Blaine_s in Not About Food

True Japanese-trained sushi chefs?

Suzie - if you know of an excellent Asian cooking teacher in the Boston area - could you pass on his/her name?

Thanks!

- Blaine

Sep 21, 2008
Blaine_s in Greater Boston Area

True Japanese-trained sushi chefs?

Really....like this good?

Sep 21, 2008
Blaine_s in Greater Boston Area

Good pizza in West Suburbs??

I have to second this one.

Tomasso Trattoria did an excellent thin crust with a rare combination of crisp and tender with real flavor. Really good stuff and not your typical insta-crust that I so often see around here.

Aug 16, 2008
Blaine_s in Greater Boston Area

Your Top 5 "must visit" chow-related stores in Manhattan

OK - Here's Part II

What I forgot to mention was that after our visit to the Met, we took a cab over to Kitchen Arts and Letters. What a wonderful little bookstore with the best (by far!) cookbook collection I've ever seen. I couldn't put down the volumes from el Bulli. At first I didn't want to pick them up because the chalk looked real and I thought I'd better not ruin a very expensive book. Then I noticed they were display copies and carefully thumbed my way through. We picked up a few rare Japanese books and chatted with the people working behind the counter. We told them how we lost hundreds of cookbooks last year in a flood and of all the things we lost, the cookbooks are some of the things we miss most. It was nice to see so many of them in one place again.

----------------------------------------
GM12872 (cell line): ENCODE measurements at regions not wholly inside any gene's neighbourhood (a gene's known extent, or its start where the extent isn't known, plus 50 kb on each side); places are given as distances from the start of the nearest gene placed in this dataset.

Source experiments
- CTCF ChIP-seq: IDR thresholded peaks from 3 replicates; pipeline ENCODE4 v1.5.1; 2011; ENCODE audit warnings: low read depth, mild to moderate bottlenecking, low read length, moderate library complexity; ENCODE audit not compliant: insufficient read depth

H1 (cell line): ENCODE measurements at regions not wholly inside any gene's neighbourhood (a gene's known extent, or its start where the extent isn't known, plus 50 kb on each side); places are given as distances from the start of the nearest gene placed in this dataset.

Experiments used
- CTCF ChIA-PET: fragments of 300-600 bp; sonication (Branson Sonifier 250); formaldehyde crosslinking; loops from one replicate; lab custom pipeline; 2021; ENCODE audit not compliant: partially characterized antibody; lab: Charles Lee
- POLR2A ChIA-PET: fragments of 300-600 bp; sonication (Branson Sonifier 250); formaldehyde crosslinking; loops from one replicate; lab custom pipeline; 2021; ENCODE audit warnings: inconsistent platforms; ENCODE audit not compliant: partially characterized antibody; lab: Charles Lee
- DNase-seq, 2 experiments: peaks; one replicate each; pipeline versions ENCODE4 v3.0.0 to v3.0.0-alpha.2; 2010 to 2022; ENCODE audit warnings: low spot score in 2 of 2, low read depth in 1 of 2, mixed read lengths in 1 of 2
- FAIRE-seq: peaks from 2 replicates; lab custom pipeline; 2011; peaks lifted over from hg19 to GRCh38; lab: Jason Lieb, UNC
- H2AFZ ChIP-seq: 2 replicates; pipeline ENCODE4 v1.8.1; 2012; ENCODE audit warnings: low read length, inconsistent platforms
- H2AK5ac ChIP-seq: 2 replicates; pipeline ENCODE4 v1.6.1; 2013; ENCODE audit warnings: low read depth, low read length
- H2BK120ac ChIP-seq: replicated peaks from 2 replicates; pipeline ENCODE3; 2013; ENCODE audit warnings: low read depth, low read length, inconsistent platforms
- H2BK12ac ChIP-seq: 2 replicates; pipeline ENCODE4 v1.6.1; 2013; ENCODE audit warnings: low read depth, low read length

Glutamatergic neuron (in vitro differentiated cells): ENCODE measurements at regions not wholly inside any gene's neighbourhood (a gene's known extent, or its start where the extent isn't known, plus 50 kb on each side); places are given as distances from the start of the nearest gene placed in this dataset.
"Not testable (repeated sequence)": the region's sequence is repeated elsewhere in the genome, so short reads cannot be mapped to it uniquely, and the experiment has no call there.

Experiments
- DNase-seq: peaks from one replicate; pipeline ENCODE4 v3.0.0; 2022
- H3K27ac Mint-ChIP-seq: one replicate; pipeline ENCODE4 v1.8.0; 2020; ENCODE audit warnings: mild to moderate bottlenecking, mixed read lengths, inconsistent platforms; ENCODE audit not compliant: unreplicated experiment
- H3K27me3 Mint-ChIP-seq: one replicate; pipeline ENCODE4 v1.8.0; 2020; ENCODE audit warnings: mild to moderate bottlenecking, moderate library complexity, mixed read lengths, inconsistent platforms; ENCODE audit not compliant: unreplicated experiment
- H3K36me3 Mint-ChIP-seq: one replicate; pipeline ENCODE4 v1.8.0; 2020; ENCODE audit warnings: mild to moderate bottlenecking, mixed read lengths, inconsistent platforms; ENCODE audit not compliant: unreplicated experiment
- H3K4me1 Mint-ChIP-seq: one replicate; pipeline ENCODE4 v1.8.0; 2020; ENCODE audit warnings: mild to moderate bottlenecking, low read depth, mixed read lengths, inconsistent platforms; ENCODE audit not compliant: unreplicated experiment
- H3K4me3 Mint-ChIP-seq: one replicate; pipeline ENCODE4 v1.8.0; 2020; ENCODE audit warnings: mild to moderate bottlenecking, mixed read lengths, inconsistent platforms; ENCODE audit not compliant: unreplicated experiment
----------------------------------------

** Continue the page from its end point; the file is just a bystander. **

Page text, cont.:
The next day we checked out of out hotel at a leisurely time and claimed our car so that we could drive, eat, and fill up the car as we shopped.

Breakfast first. My daughter is a bagel fanatic so it was off to Ess-a-Bagel on 3rd Ave. The parking gods were with us as we found a spot on the same block. As we were trying to feed the meter there was a shout from a man entering his building -
"you don't need to pay on Sunday". "Thanks!" we yelled - nice people in NY? You bet.

Around the corner was the best bagel we've ever had. There was a line but we still were able get a small table by the door. I watched "Richard" barking out orders to the customers - I only know his name because he had it hanging around his neck on a bicycle-sized license plate. Plain with cream cheese, toasted plain, plain with lox - they were unreal. Our jaw muscles got a workout. These are some of the larger bagels I've had and they have a wonderful chew. The outside was glossy and a touch crispy, the smell...yummmm. The coffee was really not so bad and very hot :-) . But it was the seriously good bagels that had our attention. We loaded up on a dozen for the road along with an Ess-a-Bagel T-shirt for my daughter.